Estate planning is vital to ensure your legacy and anyone with assets should develop a comprehensive estate plan. Carefully working out the details of your estate plan with an attorney can ensure that your family inherits your property and money according to your wishes with the least taxes and other costs. If you need help with your estate plan to reduce taxes, speak to our Lincolnshire estate planning lawyers today.
Not all states have an estate tax, but Illinois is one of them. Therefore, if you live in Illinois and leave behind an estate worth more than $4 million, your estate may be subject to estate tax.
The Illinois state tax is different from federal taxes, which puts an estate tax on estates over $12.92 million for deaths that occurred in 2023. So, even if you have an estate that does not trigger the federal estate tax, you still may have to pay estate taxes in Illinois. Also, if you do not live in Illinois but own property in the state, your estate could owe estate taxes. The estate tax rate is graduated, and the maximum rate is 16%.
The good news is that even if you file an Illinois estate tax return, your estate does not necessarily have to pay the tax. Instead, your estate might take tax deductions that lower the estate’s value. Some of the most popular tax deductions are:
Most people are not enthralled with paying the state and federal governments’ estate taxes. However, there are several ways you can reduce what you owe, and in some cases, avoid paying estate taxes entirely:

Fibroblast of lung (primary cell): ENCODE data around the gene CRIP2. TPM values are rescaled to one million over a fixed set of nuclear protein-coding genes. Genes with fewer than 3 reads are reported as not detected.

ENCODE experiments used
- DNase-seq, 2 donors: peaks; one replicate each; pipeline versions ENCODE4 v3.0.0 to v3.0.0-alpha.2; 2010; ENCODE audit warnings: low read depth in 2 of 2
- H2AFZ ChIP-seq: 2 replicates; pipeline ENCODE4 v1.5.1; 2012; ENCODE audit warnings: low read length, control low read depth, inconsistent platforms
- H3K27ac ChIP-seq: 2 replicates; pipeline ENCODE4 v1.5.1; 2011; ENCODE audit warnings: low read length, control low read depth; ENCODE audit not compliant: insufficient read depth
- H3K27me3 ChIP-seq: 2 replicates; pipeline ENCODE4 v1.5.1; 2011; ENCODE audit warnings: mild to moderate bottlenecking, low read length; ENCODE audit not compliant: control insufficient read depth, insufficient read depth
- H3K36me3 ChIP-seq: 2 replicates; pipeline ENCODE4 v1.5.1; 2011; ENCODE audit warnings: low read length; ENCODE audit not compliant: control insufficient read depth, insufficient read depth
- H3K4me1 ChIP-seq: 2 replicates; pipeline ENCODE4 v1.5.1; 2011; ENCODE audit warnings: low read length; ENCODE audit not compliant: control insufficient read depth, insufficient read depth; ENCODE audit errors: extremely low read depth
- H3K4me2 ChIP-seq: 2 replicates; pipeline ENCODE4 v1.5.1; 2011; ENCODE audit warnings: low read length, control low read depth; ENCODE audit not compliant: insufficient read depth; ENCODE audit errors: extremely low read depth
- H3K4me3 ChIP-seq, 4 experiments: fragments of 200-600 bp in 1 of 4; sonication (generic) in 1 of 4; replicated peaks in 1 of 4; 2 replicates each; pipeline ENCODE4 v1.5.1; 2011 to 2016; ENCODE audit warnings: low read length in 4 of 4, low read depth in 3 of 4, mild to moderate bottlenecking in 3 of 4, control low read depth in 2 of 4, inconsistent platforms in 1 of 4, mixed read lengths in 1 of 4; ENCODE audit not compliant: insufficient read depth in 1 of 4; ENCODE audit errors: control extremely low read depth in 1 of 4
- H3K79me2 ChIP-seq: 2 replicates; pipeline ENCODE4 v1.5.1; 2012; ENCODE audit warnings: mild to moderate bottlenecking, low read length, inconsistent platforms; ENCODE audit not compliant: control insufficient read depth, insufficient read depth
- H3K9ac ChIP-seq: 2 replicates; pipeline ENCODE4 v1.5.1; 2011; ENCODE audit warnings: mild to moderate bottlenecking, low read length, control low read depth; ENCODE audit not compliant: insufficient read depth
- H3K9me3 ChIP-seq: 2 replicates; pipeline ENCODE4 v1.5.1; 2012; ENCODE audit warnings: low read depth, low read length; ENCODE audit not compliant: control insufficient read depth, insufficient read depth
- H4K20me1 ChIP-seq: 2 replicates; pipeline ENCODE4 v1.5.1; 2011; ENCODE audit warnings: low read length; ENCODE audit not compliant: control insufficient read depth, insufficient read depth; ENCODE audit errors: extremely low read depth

You can reduce state and federal estate taxes by giving part of your wealth to family members with gifts. For example, in 2023, you can give one family member $17,000 without triggering taxes. If you give gifts to family every year within the limits, you can substantially reduce the estate taxes owed upon your death.
Another effective way to reduce estate taxes is to give part of your money to a charity with a trust. For example, you can set up a charitable lead trust (CLT) or charitable remainder trust (CRT). If you set up a CLT, some of the assets in the trust are donated to a tax-exempt charity. Donating to charity lowers the estate’s value and gets a tax break. If you set up a CRT, you can move stock or another asset to your irrevocable trust, so, when you die, the investment income is donated to charity.
Understanding state and federal tax laws is difficult when doing estate planning but is made easier with an attorney’s help. Please contact our Lincolnshire estate planning lawyers at Orlowsky & Wilson, Ltd., today at (847) 325-5559 for legal assistance.